St. Louisian Beth Bombara has a new band and a new sound on her recent self titled EP Beth Bombara and the Robotic Foundation. With the addition of bass and drums, her sound has matured considerably from her last EP. Expect tight bass lines, smooth drumming, and soaring vocals on every song. On “Not the World” the group proves they can do rocking pop songs as well as they can do mellow organ-driven numbers like “Beautiful You.” The instrumentation plays beautifully, but it is still the arching vocal that captures your attention on each song. I understand Beth and Co are working on a new full length, so keep an eye out for that in the coming year.

Your next chance to see Beth Bombara and the Robotic Foundation live is on September 17 at the Map Room in St. Louis.

Album Review: Kentucky Knife Fight’s "We’re All Nameless Here"

Saturday, July 31st, 2010


Kentucky Knife Fight has been running their garage blues rock all over St. Louis for several years now, and I think it’s almost time for the revolution. With the release of their second LP We’re All Nameless Here, KKF shows themselves to be the rock n’ roll force that it deserves to be. Neither on their new album nor in their live show do KKF mess around. They get straight to the music with amped-up rockers and slow burning blues.

The whole band revolves around Jason Holler’s gravelly voice that frequently stretches to its tremulous limits. Holler keys in to the rest of the Knife Fight, providing an incredibly dynamic sound. Besides ripping guitar solos, the music has nice accents from occasional banjo and blues harp, which thankfully takes cues more from Mick Jagger than John Popper.

Besides the blues garage rock that sometimes teeters on the edge of punk, this new album also features some grooving, slower numbers. KKF even touches on gypsy romps on “Always a Bride, Never a Bribe” with the help of the Monads’ Matt Shivelbine on fiddle.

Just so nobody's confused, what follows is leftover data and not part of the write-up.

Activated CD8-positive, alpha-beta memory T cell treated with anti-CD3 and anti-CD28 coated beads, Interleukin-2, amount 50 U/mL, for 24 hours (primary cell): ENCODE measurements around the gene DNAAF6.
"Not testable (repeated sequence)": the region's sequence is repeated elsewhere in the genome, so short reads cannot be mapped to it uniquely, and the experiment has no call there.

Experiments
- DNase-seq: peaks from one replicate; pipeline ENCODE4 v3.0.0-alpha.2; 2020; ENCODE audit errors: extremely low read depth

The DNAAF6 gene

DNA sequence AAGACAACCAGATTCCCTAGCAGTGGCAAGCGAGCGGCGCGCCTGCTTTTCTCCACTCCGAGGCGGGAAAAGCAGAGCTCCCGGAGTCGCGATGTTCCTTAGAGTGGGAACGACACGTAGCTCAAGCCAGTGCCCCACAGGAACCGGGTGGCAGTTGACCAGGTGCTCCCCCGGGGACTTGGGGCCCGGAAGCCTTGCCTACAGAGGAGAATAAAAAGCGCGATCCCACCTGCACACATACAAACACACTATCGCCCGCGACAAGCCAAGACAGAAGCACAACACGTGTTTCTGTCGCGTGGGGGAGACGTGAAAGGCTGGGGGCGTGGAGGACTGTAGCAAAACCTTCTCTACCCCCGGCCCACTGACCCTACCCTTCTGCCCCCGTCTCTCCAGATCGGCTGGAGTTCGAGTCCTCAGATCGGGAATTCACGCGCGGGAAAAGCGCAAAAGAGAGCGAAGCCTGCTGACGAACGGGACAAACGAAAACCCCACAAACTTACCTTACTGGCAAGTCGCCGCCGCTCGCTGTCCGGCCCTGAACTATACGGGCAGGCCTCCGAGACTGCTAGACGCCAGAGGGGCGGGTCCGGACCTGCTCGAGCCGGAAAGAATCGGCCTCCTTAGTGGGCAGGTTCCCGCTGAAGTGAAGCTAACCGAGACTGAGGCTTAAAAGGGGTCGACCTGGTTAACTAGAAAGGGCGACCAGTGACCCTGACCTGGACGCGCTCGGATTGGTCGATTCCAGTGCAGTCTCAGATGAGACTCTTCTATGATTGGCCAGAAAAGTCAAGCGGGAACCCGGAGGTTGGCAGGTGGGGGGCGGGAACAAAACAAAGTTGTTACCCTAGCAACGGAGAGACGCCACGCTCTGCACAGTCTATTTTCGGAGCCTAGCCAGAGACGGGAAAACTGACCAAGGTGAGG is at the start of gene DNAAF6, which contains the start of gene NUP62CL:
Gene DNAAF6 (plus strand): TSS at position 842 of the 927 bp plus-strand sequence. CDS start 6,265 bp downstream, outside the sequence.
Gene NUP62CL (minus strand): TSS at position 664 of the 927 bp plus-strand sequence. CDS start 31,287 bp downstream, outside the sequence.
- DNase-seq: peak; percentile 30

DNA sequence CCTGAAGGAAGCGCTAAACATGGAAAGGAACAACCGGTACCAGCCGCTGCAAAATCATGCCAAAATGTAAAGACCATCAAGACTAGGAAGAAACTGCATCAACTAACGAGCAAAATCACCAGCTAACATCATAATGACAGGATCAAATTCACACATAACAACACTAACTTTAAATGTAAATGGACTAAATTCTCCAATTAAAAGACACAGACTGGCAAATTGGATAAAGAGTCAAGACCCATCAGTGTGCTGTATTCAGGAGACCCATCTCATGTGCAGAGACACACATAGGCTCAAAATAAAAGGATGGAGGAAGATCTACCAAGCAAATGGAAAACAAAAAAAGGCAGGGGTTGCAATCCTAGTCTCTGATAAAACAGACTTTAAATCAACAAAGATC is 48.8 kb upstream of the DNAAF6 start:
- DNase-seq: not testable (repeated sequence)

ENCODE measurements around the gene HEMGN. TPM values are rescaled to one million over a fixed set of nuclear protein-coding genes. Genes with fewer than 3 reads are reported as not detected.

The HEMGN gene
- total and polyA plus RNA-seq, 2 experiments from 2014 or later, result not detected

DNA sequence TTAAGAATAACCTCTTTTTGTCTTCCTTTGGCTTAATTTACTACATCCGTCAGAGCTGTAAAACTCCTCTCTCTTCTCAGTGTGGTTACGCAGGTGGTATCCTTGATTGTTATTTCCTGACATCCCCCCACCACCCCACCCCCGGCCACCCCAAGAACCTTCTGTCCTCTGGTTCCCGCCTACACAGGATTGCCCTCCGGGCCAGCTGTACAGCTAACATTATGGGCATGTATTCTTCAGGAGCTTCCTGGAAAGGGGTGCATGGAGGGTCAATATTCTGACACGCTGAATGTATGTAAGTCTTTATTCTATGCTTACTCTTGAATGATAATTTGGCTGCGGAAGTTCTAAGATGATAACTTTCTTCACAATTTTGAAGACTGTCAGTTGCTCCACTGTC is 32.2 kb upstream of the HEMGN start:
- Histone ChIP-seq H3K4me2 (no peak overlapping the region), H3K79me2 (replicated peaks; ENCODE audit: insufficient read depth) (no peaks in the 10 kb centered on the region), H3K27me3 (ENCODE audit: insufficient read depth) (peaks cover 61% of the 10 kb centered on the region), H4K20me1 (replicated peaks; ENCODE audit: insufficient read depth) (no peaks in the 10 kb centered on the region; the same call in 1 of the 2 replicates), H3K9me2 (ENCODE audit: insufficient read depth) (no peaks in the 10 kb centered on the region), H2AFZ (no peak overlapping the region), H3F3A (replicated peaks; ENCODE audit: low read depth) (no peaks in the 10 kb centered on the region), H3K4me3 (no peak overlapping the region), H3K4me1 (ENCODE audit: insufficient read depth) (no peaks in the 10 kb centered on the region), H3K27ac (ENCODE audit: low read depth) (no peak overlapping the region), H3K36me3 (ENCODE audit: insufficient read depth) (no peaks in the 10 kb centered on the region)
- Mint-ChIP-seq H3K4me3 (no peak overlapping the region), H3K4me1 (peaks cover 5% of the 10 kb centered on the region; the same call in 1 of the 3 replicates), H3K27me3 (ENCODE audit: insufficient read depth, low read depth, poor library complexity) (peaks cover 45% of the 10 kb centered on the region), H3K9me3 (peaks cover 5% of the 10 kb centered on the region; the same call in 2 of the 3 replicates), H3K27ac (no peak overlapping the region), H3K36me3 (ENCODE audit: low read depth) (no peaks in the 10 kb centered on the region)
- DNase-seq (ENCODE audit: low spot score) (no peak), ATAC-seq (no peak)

Album Review: Fattback’s "EEE PEE"

Wednesday, July 28th, 2010


Fattback is a band with a great sense of humor. Lyrical content ranges from taco stands to dinosaurs, and they are equally diverse in their musical ability. On their new EP cleverly titled “EEE PEE,” they are adept at rip roaring country-rock, blues, and finger blistering straight rock numbers. Guitarist Dave Hagerty and drummer John Joern share the lead vocal duties, but it is Dave’s songs based around goofy lyrics that steal the show. Case in point: Fattback has an “educational” song implying that dinosaurs went extinct due to a blazing hot guitar solo. We also see Fattback’s softer, mellower side on “John Greene,” which pairs banjo and electric guitar solos. All of this adds up to a band of goofy guys who like to play quirky rock music really loudly. That’s just the kind of thing I expect from a bunch of boys from St. Louis.

Oh, I forgot to mention that when you buy the EP it comes with a few extras that you’ll never be able to download off the internet. The cd comes with an old school cassette tape copy and a temporary dino tattoo! All packaged inside of a pizza box! Pure awesome? Yes.

Your next chance to see Fattback is at Off Broadway with Deer Tick on August 5.